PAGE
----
Difficult Decisions: Statehouse Juvenile Justice Hearing

On the same day Senate Ways & Means Committee released its FY15 budget, the Joint Committee on the Judiciary held a hearing on Juvenile Justice issues.  At first glance, the Judiciary Committee’s hearing agenda appeared light, containing only ten bills.  Upon closer examination of the bills on the agenda, it was no surprise that the hearing room was packed.  The Essex and Suffolk County District Attorneys, a former Chief Justice of the Massachusetts Juvenile Court, Senators Bruce Tarr, Barry Finegold, and Karen Spilka, Representative John Keenan, and the Chairman of the Massachusetts Juvenile Justice Advisory Committee took part in the hearing.   

In late 2013, the BBA’s Council unanimously approved a set of juvenile justice principles supporting the elimination of juvenile life without parole sentences.   Shortly thereafter, the SJC ruled in the Diatchenko case that such sentences were indeed unconstitutional.  Read more about the case and our position here

The SJC decision specifically calls for juvenile offenders to receive a “meaningful opportunity” for parole, but leaves it to the legislature to define that term.  Many of the bills at Wednesday’s hearing focused on different ways to define this statement.  There was plenty of debate at the hearing and various bills on the docket call for anywhere from 10 to 35 years before juveniles convicted of first degree murder become eligible for parole.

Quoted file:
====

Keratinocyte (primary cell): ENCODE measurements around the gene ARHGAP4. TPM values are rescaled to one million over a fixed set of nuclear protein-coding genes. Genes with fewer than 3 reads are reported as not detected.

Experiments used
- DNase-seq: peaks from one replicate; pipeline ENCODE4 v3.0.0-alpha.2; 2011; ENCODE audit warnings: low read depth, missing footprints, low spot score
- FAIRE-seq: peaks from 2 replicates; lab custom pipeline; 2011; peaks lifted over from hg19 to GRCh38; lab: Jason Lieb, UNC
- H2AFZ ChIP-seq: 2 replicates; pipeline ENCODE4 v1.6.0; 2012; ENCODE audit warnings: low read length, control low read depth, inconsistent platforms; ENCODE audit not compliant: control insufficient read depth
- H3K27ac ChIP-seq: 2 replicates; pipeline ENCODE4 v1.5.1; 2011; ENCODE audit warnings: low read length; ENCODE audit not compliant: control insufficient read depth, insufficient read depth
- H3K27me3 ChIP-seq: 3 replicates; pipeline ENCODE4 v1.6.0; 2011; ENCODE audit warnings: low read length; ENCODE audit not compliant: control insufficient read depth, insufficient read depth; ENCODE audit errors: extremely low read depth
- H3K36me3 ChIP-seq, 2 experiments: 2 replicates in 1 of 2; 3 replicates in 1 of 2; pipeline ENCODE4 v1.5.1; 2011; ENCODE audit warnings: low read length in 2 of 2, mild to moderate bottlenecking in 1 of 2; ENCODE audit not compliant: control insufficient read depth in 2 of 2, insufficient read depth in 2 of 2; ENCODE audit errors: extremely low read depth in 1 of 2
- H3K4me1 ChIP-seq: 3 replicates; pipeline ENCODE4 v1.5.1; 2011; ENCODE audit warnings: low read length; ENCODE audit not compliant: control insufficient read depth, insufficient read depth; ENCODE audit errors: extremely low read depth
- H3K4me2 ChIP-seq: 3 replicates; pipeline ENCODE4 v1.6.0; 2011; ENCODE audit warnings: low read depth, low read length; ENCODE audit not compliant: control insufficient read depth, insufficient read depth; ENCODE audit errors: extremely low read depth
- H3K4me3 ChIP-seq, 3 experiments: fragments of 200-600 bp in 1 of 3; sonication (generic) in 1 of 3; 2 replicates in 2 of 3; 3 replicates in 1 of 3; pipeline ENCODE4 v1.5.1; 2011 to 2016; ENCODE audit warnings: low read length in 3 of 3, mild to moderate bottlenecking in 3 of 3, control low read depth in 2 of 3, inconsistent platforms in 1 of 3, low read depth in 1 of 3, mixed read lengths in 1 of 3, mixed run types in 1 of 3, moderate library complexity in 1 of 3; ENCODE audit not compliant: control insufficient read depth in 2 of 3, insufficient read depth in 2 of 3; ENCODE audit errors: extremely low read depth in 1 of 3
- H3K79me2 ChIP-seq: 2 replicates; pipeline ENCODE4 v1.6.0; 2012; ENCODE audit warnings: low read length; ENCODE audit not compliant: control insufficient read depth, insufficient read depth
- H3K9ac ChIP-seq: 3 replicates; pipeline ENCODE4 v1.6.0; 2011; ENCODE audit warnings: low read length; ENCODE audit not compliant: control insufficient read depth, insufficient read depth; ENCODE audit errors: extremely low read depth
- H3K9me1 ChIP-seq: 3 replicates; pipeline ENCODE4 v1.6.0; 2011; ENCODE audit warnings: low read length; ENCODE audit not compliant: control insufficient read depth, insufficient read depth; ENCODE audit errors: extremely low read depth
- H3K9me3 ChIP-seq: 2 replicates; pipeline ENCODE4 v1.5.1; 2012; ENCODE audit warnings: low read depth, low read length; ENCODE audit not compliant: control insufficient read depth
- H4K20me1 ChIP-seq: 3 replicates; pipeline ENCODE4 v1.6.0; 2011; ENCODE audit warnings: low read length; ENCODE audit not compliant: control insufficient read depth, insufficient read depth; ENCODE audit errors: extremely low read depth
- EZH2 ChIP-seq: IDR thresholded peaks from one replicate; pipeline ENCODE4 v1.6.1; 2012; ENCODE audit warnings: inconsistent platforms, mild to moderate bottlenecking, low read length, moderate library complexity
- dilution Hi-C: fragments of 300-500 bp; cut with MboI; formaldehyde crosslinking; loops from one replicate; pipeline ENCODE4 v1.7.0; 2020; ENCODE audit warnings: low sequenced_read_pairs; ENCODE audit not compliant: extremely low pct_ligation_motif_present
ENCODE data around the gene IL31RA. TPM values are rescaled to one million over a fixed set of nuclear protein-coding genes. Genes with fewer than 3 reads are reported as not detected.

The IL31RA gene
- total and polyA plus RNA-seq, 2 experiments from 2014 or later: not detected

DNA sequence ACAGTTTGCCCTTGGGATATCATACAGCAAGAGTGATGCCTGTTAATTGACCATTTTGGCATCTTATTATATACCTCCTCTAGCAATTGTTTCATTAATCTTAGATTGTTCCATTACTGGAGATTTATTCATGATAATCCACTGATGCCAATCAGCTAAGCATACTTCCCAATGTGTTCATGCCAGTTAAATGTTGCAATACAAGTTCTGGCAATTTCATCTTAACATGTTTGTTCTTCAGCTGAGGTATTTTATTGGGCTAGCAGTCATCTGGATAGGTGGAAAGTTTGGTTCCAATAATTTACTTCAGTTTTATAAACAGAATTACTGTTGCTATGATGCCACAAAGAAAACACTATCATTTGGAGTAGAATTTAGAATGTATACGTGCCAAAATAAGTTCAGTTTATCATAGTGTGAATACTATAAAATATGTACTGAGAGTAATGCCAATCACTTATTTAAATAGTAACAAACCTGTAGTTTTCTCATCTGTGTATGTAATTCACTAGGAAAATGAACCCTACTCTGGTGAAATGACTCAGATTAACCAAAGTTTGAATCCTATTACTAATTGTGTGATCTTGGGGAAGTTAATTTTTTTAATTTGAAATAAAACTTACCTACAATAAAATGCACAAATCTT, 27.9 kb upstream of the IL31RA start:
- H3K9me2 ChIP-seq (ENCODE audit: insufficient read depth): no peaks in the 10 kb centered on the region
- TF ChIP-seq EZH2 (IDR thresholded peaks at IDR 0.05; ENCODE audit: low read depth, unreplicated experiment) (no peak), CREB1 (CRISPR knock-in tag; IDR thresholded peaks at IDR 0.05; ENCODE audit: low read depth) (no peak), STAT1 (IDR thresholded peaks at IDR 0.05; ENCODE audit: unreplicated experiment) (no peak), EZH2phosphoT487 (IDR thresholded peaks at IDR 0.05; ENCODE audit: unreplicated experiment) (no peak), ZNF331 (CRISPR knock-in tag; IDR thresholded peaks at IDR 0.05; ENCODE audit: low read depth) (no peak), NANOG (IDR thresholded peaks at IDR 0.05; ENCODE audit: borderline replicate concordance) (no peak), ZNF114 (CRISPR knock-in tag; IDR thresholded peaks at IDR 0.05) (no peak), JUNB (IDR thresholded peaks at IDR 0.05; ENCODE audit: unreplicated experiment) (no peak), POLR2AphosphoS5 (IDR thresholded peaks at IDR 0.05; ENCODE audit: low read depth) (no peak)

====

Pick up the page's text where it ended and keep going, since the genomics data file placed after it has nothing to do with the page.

The bills also include various provisions on parole considerations for these offenders.  Listening to the testimony, the following issues came to the fore for legislative consideration:

  • Fairness -  This was the most popular word of the hearing.  What length of time until parole eligibility is fair?  Legislators and panelists alike raised fairness considerations for victims and their families, society generally and specific communities, as well as the defendant.  There were multiple levels of fairness considerations for defendants.   Some testifiers argued for long periods of time due to the heinous nature of these crimes.  Others asked for relative leniency due to the defendant’s age, underdeveloped brains, and potential felony murder conviction.  Multiple testifiers noted that more than 70% of those currently serving juvenile life sentences had co-defendants, 75% of whom are adults.  Furthermore, 30% of those juveniles in prison for life were sentenced to felony-murder, meaning they accompanied another who did the actual killing, and in most cases the older person served a shorter sentence after accepting a plea bargain.
  • Confidence in the justice system -  Those advocating for longer parole eligibility terms touted their confidence in the justice system, stating that only juveniles who committed the most heinous crimes were sentenced to life and thus merited a longer time before parole eligibility.  Those advocating for shorter parole eligibility terms expressed confidence in the parole board’s ability to determine whether a person was adequately rehabilitated before potential release.  They stressed that parole eligibility did not equate to release.
  • Potential for rehabilitation –  Testifiers advocating for shorter parole eligibility terms cautioned against the mere warehousing of convicts, and expressed concern that juveniles sentenced to life with long periods without parole eligibility would suffer due to lack of program and rehabilitative opportunities (priority is given to those closer to potential release) and the challenge of staying in touch with family and friends for such an extended period of time, a parole board consideration.

These are not easy issues, and we will pay close attention as these bills progress through the legislative process.   

- Jonathan Schreiber
Legislative and Public Policy Manager
Boston Bar Association
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